To address these issues, UCP 600 removed the term “reasonable”, adding a maximum period of five banking days for banks to examine the documents. 

The UCP 600 rules benefit all parties involved in international trade transactions, including banks, negotiating banks, importers, and exporters. 

The rules provide a clear framework for processing and examining documents, reducing the risk of disputes and delays. 

By creating a more standardised process, UCP 600 enables banks to conduct their business more efficiently and effectively, benefiting importers and exporters by reducing transaction costs and increasing trade.

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Is there a need for a UCP 700?

There have been criticisms of certain provisions of UCP 600, and some experts have been discussing the need for a revised set of rules for a long time, with some hinting towards the creation of UCP 700 rules. 

However, the Executive Committee of the ICC Banking Commission has reviewed this and concluded that there was no justification for revision, Besides, it is a very expensive exercise to revise UCP 600, involving not just changing the publication but also efforts to assist with implementation, training, and system alignment. 

Furthermore, there are some practical limitations involved with fixing some of the discrepancies, such as late shipment, late presentation and LC expired, that exist in the current regime will remain even if UCP rules are revised.

Taneja said, “You can’t do anything about a discrepancy like late shipment or late presentation of documents, for example. A significant number of documents are rejected globally based on these particular discrepancies. Even if you revise UCP, you can’t fix that.”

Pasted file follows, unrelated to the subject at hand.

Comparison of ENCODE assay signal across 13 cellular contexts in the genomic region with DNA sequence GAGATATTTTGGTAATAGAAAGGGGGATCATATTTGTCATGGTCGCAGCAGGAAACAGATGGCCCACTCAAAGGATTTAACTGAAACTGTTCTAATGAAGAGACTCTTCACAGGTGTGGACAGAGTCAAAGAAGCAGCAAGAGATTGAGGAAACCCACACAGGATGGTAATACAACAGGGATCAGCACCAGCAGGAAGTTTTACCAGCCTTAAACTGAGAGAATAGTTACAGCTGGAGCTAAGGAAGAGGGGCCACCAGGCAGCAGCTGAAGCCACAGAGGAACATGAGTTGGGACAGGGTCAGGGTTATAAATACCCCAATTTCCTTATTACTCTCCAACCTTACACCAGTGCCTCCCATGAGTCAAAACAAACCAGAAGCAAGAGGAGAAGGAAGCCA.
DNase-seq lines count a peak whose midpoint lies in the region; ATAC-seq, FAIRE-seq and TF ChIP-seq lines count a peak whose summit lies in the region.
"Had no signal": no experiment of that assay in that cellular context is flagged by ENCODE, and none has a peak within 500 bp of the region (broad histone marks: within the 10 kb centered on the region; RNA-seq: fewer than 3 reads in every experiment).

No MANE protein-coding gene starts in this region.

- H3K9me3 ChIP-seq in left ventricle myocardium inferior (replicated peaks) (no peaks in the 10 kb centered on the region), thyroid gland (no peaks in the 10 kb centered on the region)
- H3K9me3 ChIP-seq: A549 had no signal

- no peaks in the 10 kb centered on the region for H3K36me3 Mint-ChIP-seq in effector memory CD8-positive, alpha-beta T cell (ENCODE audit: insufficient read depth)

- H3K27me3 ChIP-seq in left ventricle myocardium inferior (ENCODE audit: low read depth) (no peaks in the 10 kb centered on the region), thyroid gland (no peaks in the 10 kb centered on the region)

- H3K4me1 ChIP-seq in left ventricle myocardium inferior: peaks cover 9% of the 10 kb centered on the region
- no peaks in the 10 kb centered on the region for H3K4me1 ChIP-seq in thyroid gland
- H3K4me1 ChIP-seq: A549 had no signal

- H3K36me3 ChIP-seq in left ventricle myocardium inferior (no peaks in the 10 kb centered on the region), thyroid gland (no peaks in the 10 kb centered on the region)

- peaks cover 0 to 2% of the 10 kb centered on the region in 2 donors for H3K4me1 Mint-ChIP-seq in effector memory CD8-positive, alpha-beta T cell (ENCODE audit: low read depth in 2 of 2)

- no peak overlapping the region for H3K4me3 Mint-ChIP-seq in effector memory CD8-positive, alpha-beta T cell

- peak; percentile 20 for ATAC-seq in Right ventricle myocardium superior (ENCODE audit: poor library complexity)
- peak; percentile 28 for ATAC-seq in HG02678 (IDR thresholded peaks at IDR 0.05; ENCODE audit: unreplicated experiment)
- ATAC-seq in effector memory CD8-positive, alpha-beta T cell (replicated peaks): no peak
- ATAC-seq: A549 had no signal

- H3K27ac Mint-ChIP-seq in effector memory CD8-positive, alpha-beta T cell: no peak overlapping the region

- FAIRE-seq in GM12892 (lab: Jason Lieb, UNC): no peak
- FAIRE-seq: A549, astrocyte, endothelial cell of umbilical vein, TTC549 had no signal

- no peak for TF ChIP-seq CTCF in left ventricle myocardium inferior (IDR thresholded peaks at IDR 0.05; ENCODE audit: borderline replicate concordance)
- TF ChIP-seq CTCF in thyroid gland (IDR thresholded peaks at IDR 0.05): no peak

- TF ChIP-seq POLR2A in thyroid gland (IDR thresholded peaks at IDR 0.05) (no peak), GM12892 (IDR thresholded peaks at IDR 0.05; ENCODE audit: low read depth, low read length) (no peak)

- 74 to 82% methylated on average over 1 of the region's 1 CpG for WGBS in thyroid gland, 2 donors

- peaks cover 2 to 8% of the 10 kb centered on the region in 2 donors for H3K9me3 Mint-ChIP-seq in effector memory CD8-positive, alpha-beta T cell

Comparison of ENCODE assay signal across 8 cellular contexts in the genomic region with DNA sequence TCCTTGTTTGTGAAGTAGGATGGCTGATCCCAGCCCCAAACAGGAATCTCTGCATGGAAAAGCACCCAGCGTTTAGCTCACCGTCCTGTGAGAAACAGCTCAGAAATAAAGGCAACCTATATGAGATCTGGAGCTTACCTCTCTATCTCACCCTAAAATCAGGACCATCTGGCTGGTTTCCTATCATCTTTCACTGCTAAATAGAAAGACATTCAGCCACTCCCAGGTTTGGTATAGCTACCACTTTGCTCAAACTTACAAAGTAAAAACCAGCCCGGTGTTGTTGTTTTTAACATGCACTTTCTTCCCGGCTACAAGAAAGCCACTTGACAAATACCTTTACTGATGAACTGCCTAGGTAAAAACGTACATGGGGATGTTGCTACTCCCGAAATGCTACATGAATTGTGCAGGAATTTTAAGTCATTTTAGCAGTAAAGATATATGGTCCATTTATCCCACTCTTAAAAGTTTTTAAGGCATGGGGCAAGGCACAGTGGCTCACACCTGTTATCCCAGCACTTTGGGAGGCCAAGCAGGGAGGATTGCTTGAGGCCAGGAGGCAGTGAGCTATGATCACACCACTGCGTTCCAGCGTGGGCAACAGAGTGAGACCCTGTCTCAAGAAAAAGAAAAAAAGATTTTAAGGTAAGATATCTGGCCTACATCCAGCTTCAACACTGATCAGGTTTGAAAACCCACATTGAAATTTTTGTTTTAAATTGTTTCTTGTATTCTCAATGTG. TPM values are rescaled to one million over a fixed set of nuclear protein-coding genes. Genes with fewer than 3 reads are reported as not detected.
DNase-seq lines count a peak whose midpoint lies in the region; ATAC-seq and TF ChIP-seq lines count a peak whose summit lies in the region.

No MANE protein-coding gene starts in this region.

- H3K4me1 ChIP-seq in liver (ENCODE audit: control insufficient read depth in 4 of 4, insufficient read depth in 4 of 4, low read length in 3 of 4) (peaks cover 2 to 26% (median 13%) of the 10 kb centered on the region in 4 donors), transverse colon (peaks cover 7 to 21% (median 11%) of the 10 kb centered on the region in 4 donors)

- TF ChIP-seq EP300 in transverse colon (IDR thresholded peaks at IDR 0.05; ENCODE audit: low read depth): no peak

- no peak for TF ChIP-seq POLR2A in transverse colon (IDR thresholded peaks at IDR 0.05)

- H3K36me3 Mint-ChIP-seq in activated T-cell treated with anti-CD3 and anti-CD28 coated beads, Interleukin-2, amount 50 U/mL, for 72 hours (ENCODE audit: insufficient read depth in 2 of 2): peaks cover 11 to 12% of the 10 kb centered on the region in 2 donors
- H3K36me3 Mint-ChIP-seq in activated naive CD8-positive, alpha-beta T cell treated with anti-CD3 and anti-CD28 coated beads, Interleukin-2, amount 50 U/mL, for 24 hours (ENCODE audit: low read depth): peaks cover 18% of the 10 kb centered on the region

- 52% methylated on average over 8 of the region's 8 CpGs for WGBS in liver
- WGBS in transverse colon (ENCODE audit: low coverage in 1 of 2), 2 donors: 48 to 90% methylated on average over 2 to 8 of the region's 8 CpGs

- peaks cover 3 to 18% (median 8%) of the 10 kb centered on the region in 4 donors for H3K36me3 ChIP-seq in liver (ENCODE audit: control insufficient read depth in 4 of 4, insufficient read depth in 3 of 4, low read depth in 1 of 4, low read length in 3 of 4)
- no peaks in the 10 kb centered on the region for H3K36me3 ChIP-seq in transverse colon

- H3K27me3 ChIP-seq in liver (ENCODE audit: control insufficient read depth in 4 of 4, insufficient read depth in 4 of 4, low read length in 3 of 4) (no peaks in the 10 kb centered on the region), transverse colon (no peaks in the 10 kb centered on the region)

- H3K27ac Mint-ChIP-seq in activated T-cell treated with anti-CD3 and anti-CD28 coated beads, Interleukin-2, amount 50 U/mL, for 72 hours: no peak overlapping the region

Despite criticisms, the ICC Banking Commission’s Executive Committee announced in 2017 that there is no need to revise UCP 600. Banks have happily accepted it, making it unlikely that there will be UCP 700 rules anytime soon. 

Practical tips for using UCP 600

Taneja provides some general and practical tips for those in the trade finance community using the UCP 600 rules to conduct their international trade and trade finance practices. 

For exporters and beneficiaries:

  • Understand the definition of “complying presentation” in UCP 600.
  • Ensure compliance with the terms and conditions of the letter of credit.
  • Understand International Standard Banking Practice (ISBP) 745, which complements and accompanies UCP 600 in articulating how the rules are to be applied.
  • Review the conditions of the LC thoroughly and seek amendments if necessary before proceeding with the shipment.
  • Create checklists to ensure compliance with UCP 600 and the LC terms and conditions.

For issuing banks:

  • Make LCs simple and avoid giving excessive details to prevent problems for exporters, importers, and the bank itself.
  • Consider the interest of all parties involved and avoid creating complexities that may hinder successful transactions.

For advising and confirming banks:

  • Conduct some basic checks to ensure compliance with sanctions laws and regulatory expectations including dual usage of goods, and price checks to avoid instances of overpricing/underpricing, i.e., Trade-Based Money Laundering (TBML).
  • Ensure that the LC is workable when confirming it.

These simple ideas can improve understanding of and compliance with UCP 600, leading to the facilitation of trade finance transactions and smoother international trade.

(1). What is a Letter of Credit and what are the benefits to its users?


(2). Explanation of the UCP 600 rules and history of UCP



(3). Evolution of UCP 600 rules – will we see UCP 700 rules?

(4). 3 tips for using UCP 600 rules in Letters of Credit